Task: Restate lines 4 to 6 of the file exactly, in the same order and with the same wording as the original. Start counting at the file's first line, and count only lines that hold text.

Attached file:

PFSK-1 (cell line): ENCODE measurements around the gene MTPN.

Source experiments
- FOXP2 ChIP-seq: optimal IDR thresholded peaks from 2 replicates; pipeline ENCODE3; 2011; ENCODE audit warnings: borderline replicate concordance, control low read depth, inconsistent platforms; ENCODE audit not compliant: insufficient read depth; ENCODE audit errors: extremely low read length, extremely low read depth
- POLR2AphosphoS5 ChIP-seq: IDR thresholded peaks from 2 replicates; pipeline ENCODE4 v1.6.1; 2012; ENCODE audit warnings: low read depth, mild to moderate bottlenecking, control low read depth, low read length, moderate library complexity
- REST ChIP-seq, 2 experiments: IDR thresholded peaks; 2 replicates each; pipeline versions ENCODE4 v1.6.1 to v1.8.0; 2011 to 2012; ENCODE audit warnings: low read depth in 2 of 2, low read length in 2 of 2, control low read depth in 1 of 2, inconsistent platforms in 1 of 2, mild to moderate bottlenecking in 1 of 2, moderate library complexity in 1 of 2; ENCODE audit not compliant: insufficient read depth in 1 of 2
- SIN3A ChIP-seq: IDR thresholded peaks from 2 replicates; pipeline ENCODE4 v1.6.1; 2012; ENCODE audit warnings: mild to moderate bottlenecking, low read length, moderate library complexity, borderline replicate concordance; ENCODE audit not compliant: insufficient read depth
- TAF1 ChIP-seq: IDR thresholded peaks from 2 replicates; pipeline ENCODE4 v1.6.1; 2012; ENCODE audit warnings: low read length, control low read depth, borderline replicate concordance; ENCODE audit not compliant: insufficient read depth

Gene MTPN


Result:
- POLR2AphosphoS5 ChIP-seq: IDR thresholded peaks from 2 replicates; pipeline ENCODE4 v1.6.1; 2012; ENCODE audit warnings: low read depth, mild to moderate bottlenecking, control low read depth, low read length, moderate library complexity
- REST ChIP-seq, 2 experiments: IDR thresholded peaks; 2 replicates each; pipeline versions ENCODE4 v1.6.1 to v1.8.0; 2011 to 2012; ENCODE audit warnings: low read depth in 2 of 2, low read length in 2 of 2, control low read depth in 1 of 2, inconsistent platforms in 1 of 2, mild to moderate bottlenecking in 1 of 2, moderate library complexity in 1 of 2; ENCODE audit not compliant: insufficient read depth in 1 of 2
- SIN3A ChIP-seq: IDR thresholded peaks from 2 replicates; pipeline ENCODE4 v1.6.1; 2012; ENCODE audit warnings: mild to moderate bottlenecking, low read length, moderate library complexity, borderline replicate concordance; ENCODE audit not compliant: insufficient read depth